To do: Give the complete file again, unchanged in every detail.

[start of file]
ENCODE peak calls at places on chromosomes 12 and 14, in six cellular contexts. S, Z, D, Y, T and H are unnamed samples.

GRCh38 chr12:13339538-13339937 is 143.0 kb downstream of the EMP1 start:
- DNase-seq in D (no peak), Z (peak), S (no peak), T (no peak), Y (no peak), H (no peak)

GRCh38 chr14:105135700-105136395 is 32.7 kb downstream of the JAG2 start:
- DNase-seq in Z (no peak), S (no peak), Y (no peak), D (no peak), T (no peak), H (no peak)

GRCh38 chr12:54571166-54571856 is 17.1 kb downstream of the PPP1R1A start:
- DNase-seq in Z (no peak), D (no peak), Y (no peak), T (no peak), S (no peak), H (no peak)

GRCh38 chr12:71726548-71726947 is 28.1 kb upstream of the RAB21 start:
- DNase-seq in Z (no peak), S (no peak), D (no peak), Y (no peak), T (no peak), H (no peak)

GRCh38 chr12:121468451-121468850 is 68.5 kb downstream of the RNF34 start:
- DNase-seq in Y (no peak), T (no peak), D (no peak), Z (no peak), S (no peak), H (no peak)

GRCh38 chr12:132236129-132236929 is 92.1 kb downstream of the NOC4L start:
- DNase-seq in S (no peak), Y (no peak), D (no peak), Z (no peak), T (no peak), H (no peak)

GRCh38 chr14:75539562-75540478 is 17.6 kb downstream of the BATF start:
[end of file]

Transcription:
ENCODE peak calls at places on chromosomes 12 and 14, in six cellular contexts. S, Z, D, Y, T and H are unnamed samples.

GRCh38 chr12:13339538-13339937 is 143.0 kb downstream of the EMP1 start:
- DNase-seq in D (no peak), Z (peak), S (no peak), T (no peak), Y (no peak), H (no peak)

GRCh38 chr14:105135700-105136395 is 32.7 kb downstream of the JAG2 start:
- DNase-seq in Z (no peak), S (no peak), Y (no peak), D (no peak), T (no peak), H (no peak)

GRCh38 chr12:54571166-54571856 is 17.1 kb downstream of the PPP1R1A start:
- DNase-seq in Z (no peak), D (no peak), Y (no peak), T (no peak), S (no peak), H (no peak)

GRCh38 chr12:71726548-71726947 is 28.1 kb upstream of the RAB21 start:
- DNase-seq in Z (no peak), S (no peak), D (no peak), Y (no peak), T (no peak), H (no peak)

GRCh38 chr12:121468451-121468850 is 68.5 kb downstream of the RNF34 start:
- DNase-seq in Y (no peak), T (no peak), D (no peak), Z (no peak), S (no peak), H (no peak)

GRCh38 chr12:132236129-132236929 is 92.1 kb downstream of the NOC4L start:
- DNase-seq in S (no peak), Y (no peak), D (no peak), Z (no peak), T (no peak), H (no peak)

GRCh38 chr14:75539562-75540478 is 17.6 kb downstream of the BATF start: